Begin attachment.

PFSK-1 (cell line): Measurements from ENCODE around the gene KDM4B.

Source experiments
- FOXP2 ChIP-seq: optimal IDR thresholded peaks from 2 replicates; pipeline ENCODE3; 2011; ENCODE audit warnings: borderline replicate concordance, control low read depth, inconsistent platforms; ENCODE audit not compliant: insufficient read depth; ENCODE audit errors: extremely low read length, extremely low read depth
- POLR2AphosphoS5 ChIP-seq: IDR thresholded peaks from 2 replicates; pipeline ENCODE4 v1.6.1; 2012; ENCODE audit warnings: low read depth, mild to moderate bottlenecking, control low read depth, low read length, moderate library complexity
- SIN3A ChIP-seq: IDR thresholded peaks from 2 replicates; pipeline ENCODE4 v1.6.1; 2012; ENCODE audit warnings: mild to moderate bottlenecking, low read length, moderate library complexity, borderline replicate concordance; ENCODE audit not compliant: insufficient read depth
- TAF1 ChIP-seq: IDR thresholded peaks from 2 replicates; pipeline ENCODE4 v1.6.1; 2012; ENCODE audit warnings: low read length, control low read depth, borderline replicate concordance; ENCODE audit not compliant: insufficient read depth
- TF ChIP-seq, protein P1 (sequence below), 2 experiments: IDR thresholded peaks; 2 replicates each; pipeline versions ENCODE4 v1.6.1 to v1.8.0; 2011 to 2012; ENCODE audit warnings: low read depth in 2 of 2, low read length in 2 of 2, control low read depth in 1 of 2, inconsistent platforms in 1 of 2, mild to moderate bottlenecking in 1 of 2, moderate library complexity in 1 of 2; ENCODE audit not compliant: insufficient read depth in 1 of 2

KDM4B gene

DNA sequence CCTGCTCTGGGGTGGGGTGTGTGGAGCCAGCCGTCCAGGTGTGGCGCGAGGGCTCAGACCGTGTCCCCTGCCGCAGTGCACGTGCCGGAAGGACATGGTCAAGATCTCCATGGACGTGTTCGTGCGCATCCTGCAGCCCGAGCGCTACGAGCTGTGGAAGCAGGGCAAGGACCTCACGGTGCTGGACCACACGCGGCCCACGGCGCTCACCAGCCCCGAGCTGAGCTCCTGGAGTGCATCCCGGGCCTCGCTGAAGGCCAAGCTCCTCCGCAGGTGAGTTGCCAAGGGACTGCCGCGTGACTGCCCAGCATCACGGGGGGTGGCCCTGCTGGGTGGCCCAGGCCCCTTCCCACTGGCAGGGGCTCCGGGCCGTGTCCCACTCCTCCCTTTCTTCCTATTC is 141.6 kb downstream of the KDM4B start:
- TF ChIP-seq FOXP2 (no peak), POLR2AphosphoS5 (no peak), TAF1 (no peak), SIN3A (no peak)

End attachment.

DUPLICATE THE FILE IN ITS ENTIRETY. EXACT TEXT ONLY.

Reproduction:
PFSK-1 (cell line): Measurements from ENCODE around the gene KDM4B.

Source experiments
- FOXP2 ChIP-seq: optimal IDR thresholded peaks from 2 replicates; pipeline ENCODE3; 2011; ENCODE audit warnings: borderline replicate concordance, control low read depth, inconsistent platforms; ENCODE audit not compliant: insufficient read depth; ENCODE audit errors: extremely low read length, extremely low read depth
- POLR2AphosphoS5 ChIP-seq: IDR thresholded peaks from 2 replicates; pipeline ENCODE4 v1.6.1; 2012; ENCODE audit warnings: low read depth, mild to moderate bottlenecking, control low read depth, low read length, moderate library complexity
- SIN3A ChIP-seq: IDR thresholded peaks from 2 replicates; pipeline ENCODE4 v1.6.1; 2012; ENCODE audit warnings: mild to moderate bottlenecking, low read length, moderate library complexity, borderline replicate concordance; ENCODE audit not compliant: insufficient read depth
- TAF1 ChIP-seq: IDR thresholded peaks from 2 replicates; pipeline ENCODE4 v1.6.1; 2012; ENCODE audit warnings: low read length, control low read depth, borderline replicate concordance; ENCODE audit not compliant: insufficient read depth
- TF ChIP-seq, protein P1 (sequence below), 2 experiments: IDR thresholded peaks; 2 replicates each; pipeline versions ENCODE4 v1.6.1 to v1.8.0; 2011 to 2012; ENCODE audit warnings: low read depth in 2 of 2, low read length in 2 of 2, control low read depth in 1 of 2, inconsistent platforms in 1 of 2, mild to moderate bottlenecking in 1 of 2, moderate library complexity in 1 of 2; ENCODE audit not compliant: insufficient read depth in 1 of 2

KDM4B gene

DNA sequence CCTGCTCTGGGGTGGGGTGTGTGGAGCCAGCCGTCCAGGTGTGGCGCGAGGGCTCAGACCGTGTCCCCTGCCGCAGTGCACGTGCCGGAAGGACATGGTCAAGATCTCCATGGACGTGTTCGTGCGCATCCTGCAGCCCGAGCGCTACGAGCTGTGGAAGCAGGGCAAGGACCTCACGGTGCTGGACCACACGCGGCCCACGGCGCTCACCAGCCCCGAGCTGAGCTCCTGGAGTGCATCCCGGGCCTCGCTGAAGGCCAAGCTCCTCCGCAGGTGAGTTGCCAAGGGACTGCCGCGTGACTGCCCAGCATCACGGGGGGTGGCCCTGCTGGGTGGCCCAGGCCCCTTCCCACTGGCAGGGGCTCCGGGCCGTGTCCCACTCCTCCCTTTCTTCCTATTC is 141.6 kb downstream of the KDM4B start:
- TF ChIP-seq FOXP2 (no peak), POLR2AphosphoS5 (no peak), TAF1 (no peak), SIN3A (no peak)